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    @Adelin so ask yourself: was my answer helpful to more people? Is the question clear, with a good concise problem description? Is this a problem more people will have, and they can find this post? If the answer is yes to all three, then console yourself that one example doesn’t make a pattern, and it’s all just fake points. – Martijn Pieters Mar 5 '18 at 12:53
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    @Adelin: "2 years later and myself, as a contributor, gained 0 from this effort (except the warm fuzzy feeling that I helped OP), so I still don't agree that there is no problem here that needs solving." ... Even ignoring the "quality" of your answer, if getting upvotes and accepts is why you're answering questions, maybe this isn't the place for you. – Nicol Bolas Mar 5 '18 at 16:29
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    @Adelin: Providing good content is the goal. Reputation is gratitude. Not everybody expresses gratitude, but that shouldn't stop you from doing the right thing. – Nicol Bolas Mar 5 '18 at 17:19
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    @Adelin all this with the effort again. When in the world did you get the idea that any of this was about effort? We don't reward for the effort. Effort has nothing to do with writing a good answer. Effort is not what one should be looking forward to do when interacting with SO. You can put great effort into a total mess of an answer. Effort is not the characteristic through which it is possible to correctly evaluate rewards in the game of Stack Overflow. I will not stop. Effort is not something we have to reward. Effort is orthogonal to result and correctness. – Félix Gagnon-Grenier Mar 5 '18 at 17:43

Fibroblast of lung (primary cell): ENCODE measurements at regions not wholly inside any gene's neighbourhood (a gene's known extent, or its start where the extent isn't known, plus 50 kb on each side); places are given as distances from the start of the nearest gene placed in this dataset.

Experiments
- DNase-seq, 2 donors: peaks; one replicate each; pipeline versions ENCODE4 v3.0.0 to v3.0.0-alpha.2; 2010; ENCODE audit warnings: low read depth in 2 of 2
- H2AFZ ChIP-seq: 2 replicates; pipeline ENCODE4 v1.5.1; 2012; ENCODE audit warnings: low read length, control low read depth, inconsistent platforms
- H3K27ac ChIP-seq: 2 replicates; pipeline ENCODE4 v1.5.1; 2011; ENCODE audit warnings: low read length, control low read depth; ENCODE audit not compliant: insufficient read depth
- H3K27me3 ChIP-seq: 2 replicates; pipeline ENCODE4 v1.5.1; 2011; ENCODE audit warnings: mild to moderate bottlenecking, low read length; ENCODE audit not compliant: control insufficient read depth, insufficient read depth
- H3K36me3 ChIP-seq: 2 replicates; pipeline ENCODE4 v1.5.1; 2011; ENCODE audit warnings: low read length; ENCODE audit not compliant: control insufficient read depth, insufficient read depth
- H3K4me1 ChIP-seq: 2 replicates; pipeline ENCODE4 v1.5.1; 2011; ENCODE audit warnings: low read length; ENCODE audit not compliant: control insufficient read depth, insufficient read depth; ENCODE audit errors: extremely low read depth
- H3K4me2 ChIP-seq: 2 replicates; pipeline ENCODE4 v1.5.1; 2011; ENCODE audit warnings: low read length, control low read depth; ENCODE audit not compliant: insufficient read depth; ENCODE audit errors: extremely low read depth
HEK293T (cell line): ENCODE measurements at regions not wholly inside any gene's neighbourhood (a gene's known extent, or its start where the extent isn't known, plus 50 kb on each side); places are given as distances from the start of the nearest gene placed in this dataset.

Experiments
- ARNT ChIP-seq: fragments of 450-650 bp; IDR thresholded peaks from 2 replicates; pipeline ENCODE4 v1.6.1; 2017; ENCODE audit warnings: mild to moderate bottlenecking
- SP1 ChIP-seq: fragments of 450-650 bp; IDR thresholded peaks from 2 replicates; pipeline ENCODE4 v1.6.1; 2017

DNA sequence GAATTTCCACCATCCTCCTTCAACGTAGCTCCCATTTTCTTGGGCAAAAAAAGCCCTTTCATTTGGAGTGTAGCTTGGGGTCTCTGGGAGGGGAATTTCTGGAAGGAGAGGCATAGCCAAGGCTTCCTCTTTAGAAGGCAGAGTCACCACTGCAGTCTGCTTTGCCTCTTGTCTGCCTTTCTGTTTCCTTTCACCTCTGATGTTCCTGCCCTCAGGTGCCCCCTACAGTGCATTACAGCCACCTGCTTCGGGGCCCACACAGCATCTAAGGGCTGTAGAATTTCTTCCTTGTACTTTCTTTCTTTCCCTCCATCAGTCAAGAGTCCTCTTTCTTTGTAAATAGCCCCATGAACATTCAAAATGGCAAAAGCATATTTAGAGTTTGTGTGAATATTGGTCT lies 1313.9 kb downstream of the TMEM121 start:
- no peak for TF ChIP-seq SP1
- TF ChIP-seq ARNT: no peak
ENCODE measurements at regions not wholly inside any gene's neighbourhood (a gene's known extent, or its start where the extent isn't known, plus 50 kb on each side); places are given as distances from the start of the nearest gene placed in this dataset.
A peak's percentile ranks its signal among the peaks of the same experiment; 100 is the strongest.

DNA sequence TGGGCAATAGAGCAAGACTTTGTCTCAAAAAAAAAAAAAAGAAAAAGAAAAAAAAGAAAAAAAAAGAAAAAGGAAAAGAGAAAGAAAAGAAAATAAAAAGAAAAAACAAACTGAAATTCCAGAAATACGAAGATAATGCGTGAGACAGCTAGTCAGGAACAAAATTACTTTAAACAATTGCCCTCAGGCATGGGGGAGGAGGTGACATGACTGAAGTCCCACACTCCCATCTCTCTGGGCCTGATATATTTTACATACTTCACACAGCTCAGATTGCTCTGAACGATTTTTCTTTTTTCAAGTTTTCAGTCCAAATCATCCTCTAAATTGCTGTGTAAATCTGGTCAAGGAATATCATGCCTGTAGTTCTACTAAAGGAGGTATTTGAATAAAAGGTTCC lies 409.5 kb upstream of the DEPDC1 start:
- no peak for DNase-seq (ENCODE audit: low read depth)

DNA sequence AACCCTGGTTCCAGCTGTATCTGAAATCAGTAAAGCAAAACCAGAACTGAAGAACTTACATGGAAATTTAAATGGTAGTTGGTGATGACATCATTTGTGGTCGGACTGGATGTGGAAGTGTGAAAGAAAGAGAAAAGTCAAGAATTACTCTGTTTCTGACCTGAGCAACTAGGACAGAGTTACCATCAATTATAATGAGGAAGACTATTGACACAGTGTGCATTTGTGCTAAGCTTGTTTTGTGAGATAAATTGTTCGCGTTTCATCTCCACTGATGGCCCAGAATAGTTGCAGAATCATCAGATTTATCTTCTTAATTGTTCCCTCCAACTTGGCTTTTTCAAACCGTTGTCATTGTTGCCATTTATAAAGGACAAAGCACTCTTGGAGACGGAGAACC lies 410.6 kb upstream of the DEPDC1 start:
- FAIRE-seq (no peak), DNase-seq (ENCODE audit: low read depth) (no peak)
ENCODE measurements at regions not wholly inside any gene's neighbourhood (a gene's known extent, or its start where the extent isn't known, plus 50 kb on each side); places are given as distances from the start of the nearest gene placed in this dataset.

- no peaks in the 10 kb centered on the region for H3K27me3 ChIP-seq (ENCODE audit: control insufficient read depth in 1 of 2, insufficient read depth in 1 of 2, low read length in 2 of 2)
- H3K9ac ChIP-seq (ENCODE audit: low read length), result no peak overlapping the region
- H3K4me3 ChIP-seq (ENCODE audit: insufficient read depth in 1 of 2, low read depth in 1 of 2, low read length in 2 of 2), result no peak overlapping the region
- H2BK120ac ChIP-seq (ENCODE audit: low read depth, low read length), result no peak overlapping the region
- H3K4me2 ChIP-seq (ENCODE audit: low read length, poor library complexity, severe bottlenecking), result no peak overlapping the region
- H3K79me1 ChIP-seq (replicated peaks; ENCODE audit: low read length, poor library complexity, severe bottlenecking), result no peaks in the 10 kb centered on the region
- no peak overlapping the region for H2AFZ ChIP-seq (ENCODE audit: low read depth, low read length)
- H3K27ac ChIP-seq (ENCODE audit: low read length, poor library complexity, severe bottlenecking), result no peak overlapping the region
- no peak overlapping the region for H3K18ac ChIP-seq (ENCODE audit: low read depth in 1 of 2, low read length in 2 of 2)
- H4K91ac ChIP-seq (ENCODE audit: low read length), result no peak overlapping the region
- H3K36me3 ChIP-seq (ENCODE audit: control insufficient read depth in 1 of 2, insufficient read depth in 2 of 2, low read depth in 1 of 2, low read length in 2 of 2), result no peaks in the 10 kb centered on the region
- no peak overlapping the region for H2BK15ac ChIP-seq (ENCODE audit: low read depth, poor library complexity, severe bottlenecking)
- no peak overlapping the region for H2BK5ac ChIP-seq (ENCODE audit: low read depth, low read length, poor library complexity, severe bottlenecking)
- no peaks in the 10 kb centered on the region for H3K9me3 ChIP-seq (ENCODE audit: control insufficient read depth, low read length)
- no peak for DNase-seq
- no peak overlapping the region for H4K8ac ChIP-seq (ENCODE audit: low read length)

• @Adelin: "if you’re rewarding someone for their efforts" That's why I called reputation "gratitude", not a "reward". A reward would be based on some objective measurement of the quality of the service provided. Gratitude is not; it is given or not as each individual sees fit, in accord with their own subjective standards. No answer is owed reputation. No answer, however much you like it, however much "effort" you put into it, is owed an upvote or an accept checkmark. I hope you don't help people just to hear them say "thank you". Rep is the same way. – Nicol Bolas Mar 5 '18 at 18:19
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Automatic upvoting in such a manner would be a poor trade-off. It would, in exchange for eliminating the occasional annoyance of helpful answers not bringing in reputation, introduce a systemic content curation problem. You suggest two implementation options:

Either Community ♦ robot upvotes automatically;

Which means the system would endorse answers with no oversight, disregarding the possibility of false positives or misjudgements by the OP about the value of the answer.

Or we implement a SObot who posts in the SOBotics chat that the answer might be worthy of an upvote. In this case I think a moderator can both upvote and leave the usual: "accept the answer" comment for the OP.

Which means we'd have to recruit uninvolved (and possibly uninterested and lacking knowledge of the subject matter) users to perform this additional curation duty. (See also this comment by Bugs.)